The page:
Nearly 20 percent of cats in shelters were surrendered because their humans were allergic to them. But these stats may change if a cat allergy-blocking diet is found to be effective.
Up to 95 percent of allergies to cats are triggered by a protein found in feline saliva. When cats groom, the protein sticks to their fur and other surfaces. If an allergy-prone person comes in contact with it, the protein binds to their antibodies and triggers an immune response complete with itching, sneezing and runny eyes.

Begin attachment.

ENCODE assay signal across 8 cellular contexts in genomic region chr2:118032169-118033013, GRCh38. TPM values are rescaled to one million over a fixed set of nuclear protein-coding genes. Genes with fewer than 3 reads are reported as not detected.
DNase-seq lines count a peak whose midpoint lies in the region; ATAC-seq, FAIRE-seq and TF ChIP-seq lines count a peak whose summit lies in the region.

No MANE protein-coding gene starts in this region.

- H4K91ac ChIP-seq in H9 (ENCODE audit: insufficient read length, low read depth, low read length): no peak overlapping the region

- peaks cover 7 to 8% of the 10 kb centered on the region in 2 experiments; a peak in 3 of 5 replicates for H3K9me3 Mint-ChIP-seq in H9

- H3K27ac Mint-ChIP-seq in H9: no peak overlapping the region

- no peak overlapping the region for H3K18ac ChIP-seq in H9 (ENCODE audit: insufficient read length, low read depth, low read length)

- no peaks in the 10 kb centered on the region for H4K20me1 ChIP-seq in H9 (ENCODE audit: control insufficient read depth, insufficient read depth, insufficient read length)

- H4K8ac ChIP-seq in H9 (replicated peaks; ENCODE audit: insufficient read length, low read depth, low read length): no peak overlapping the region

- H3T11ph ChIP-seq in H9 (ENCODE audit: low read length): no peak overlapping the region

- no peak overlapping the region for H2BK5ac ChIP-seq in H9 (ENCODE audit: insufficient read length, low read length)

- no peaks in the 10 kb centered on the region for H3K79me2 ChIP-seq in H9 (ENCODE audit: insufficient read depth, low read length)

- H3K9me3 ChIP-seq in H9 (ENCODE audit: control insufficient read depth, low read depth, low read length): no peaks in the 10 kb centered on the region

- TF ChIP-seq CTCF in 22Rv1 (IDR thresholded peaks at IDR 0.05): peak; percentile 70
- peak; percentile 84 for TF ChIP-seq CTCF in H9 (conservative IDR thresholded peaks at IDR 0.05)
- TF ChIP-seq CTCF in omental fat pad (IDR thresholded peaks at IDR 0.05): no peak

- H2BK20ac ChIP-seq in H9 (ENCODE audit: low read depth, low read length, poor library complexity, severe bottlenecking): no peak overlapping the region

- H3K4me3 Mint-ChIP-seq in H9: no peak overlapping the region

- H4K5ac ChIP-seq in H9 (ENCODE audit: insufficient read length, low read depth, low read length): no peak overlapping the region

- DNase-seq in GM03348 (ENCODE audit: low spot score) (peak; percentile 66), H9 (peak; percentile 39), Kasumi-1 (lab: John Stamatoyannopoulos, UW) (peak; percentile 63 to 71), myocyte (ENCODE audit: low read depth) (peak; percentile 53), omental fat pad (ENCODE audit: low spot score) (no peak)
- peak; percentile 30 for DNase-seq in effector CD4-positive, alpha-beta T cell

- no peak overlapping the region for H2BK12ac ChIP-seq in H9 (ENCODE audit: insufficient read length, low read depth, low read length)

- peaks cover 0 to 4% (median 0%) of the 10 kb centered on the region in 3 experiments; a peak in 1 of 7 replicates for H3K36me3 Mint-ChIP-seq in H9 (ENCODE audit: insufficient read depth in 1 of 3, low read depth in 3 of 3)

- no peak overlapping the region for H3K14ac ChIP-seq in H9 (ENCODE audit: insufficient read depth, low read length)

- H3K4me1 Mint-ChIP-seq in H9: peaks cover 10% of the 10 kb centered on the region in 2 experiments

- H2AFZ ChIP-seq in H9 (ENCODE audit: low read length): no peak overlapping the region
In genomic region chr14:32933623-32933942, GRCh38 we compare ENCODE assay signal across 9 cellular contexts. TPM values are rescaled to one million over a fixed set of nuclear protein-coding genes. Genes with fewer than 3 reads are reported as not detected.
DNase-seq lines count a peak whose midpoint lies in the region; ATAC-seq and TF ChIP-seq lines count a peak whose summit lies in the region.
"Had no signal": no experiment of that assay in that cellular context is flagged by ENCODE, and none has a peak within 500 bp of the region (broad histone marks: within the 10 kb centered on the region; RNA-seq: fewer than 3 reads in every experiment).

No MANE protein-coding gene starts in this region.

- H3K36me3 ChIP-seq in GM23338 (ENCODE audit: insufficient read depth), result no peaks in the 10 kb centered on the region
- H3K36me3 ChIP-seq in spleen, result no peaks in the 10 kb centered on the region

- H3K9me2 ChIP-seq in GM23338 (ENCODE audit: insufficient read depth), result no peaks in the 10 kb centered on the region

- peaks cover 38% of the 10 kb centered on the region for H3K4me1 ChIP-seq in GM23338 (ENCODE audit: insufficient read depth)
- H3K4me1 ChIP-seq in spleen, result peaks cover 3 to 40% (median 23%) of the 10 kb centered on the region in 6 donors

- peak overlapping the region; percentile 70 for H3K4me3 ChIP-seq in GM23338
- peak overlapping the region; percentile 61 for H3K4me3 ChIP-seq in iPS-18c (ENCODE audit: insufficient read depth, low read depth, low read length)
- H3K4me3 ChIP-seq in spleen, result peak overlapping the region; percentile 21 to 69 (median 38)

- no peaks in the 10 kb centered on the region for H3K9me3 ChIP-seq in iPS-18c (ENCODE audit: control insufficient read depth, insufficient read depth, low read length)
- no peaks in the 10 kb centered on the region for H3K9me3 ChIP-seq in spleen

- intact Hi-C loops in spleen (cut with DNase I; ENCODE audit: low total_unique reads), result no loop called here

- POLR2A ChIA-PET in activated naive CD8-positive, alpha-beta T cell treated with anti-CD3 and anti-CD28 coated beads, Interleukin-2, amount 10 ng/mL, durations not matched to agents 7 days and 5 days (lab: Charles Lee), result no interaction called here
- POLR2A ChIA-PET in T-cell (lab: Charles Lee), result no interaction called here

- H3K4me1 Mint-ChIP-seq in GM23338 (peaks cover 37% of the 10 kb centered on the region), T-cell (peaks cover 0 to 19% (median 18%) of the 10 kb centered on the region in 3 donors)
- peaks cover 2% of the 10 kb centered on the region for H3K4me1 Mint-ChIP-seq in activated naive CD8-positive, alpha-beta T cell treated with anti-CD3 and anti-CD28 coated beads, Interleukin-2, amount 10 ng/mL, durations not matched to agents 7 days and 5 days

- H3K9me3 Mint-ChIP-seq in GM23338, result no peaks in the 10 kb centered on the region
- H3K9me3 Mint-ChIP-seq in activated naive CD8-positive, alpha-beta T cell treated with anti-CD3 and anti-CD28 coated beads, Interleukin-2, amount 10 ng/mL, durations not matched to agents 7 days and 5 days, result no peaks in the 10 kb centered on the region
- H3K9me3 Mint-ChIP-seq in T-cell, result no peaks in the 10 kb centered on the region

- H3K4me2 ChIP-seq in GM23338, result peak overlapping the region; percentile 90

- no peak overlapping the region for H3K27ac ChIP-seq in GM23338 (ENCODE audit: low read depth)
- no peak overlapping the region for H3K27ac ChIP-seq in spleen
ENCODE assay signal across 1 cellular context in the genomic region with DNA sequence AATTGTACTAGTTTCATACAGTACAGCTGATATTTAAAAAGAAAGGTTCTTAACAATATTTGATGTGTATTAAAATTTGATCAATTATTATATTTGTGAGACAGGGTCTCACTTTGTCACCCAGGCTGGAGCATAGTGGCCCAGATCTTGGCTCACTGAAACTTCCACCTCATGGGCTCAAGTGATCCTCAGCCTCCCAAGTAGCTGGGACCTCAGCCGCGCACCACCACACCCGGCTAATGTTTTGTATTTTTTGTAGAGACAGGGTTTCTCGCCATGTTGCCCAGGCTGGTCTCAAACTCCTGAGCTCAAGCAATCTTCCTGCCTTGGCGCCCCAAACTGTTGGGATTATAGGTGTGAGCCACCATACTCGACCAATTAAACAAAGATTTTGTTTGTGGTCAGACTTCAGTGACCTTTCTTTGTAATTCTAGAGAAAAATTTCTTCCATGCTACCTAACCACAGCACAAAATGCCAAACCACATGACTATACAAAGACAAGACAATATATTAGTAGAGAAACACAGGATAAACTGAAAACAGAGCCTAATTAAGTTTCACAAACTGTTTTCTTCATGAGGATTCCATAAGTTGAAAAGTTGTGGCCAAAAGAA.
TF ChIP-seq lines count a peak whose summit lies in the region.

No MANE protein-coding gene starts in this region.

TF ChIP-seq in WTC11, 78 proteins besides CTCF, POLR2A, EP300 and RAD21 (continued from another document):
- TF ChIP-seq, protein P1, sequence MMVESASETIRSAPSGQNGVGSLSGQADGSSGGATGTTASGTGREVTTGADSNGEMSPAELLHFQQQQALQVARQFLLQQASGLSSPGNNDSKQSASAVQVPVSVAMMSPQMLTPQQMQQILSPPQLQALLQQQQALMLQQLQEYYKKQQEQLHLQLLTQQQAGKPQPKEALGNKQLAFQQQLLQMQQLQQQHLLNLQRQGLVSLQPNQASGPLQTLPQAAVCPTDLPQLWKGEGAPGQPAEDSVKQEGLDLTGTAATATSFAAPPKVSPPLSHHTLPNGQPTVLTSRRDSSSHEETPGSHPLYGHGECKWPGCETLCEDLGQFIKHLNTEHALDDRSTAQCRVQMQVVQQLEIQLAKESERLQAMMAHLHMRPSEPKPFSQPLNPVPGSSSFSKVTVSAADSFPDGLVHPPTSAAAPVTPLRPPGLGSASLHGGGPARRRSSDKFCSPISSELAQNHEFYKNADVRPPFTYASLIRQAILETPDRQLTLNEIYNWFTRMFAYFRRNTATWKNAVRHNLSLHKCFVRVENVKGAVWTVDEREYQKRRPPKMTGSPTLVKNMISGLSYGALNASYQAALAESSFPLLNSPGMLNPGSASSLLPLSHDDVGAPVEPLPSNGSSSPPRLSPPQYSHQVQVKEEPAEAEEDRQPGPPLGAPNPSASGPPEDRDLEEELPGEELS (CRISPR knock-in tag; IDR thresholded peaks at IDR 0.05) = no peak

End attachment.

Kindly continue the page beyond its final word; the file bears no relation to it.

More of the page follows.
Scientists appear to have discovered an antibody in egg yolks that can block sites on the feline antigen and prevent its binding. If so, a diet coated with an egg powder may help prevent allergic responses.
More research needs to be done. But here’s hoping that the loss of one bond may strengthen another: the human-feline bond.